The question comes late in the final installment of Jane Smiley's "Last Hundred Years" trilogy, after a funeral, in the dark of a hotel room: "Do you think that we've lived through a golden age?"
Whether it's Laurel and Hardy or Bird and Magic, duos have an amazing potency. And duos, too, have had a way of bringing sports into a cultural dominance far beyond balls, fields, and scores.
I've read scores of crime novels in which the protagonist is a cop, a crook, or a crime reporter - but a pro football player, let alone a punter? That's the case in Bill Syken's Hangman's Game, set against the backdrop of Philly professional football. Syken, a staff reporter and editor at Sports Illustrated and a Philadelphia resident, knows both football and Philly.
The eight novels in this Library of America collection fall into at least five categories, judging from the jacket copy. The authors, all women writing in the United States in the 1940s and '50s, created crime fiction (according to the collection's title) and suspense (according to its subtitle).
You cannot do better. Next year is the 100th anniversary of the publication of one of the most famous poems in history, Robert Frost's "The Road Not Taken." Poet and critic David Orr has gone through Frost's explosive first three books - A Boy's Will (1913; 1915), No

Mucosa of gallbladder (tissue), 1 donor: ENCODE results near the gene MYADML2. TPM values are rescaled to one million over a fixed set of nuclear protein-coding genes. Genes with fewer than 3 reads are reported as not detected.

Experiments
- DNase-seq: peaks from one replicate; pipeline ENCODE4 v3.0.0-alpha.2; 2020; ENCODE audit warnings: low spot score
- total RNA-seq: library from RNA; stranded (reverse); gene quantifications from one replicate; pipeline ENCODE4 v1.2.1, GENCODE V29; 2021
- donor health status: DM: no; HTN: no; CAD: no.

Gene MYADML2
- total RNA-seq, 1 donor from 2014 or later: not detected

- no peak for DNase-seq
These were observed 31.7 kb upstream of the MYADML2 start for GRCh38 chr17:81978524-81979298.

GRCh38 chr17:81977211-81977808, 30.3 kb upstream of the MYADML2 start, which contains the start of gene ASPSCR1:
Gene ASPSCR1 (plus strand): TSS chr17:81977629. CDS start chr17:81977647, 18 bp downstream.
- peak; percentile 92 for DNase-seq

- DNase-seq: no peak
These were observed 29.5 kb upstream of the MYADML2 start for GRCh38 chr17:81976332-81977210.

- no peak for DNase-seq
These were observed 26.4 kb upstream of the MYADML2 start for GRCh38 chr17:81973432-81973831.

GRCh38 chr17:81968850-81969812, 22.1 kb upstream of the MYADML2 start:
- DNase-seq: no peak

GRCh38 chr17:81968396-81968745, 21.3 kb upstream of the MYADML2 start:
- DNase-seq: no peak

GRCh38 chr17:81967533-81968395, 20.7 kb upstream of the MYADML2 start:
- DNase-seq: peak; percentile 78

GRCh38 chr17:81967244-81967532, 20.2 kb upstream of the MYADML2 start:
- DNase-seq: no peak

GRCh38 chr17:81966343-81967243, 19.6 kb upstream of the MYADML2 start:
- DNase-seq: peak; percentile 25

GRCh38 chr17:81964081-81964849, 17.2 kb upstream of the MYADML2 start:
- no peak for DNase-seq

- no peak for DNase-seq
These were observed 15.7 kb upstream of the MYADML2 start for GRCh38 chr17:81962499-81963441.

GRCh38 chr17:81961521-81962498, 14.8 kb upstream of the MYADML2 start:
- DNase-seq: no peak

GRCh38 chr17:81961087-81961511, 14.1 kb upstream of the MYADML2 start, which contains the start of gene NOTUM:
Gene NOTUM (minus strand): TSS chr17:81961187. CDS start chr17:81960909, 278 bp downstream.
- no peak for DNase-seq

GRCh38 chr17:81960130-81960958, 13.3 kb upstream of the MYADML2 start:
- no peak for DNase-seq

No other medieval engagement has a "greater cultural legacy" than the Battle of Agincourt, according to Anne Curry, professor of medieval history at the University of Southampton. Shakespeare's Henry V, and popular lore before and after, has por
Adele's new album, titled 25 (ColumbiaAdvance ) is . . . wait for it . . . drum roll . . . everyone listening? . . . very good, a deserving follow-up to 21, one of the greatest-selling albums of all time. There must have been overwhelming pressure on Adel
Millions have marveled at the high-wire act John Irving pulled off in 1978 with his omniscient narration of The World According to Garp. Subsequent best-selling novels, including The Cider House Rules and A Prayer for Owen Meany, continued to build his fame.
Gloria Steinem is 81. Her seventh book, My Life on the Road, is part memoir, part political meditation with the authority of gospel truth. Forget Howard Zinn - this is Gloria Steinem's History of the United States.
Breaking up is sad business. But It Ended Badly, an odd but intriguing book, suggests that instead of eating carbs, sleeping around, or running to a nunnery, today's castoffs should feel grateful they haven't been beheaded, jailed, or stabbed in the heart with a penknife.
Wait a minute . . . what? . . . Dark matter may have helped kill off the dinosaurs? Maybe. That theory is part of Lisa Randall's new book, Dark Matter and the Dinosaurs: The Astounding Interconnectedness of the Universe (Ecco, 432 pp., $29.99). Randall is the Frank B. Baird Jr. Professor of Science at Harvard University and a wonderful writer about science. She appears at the Free Library at 7:30 p.m. Monday.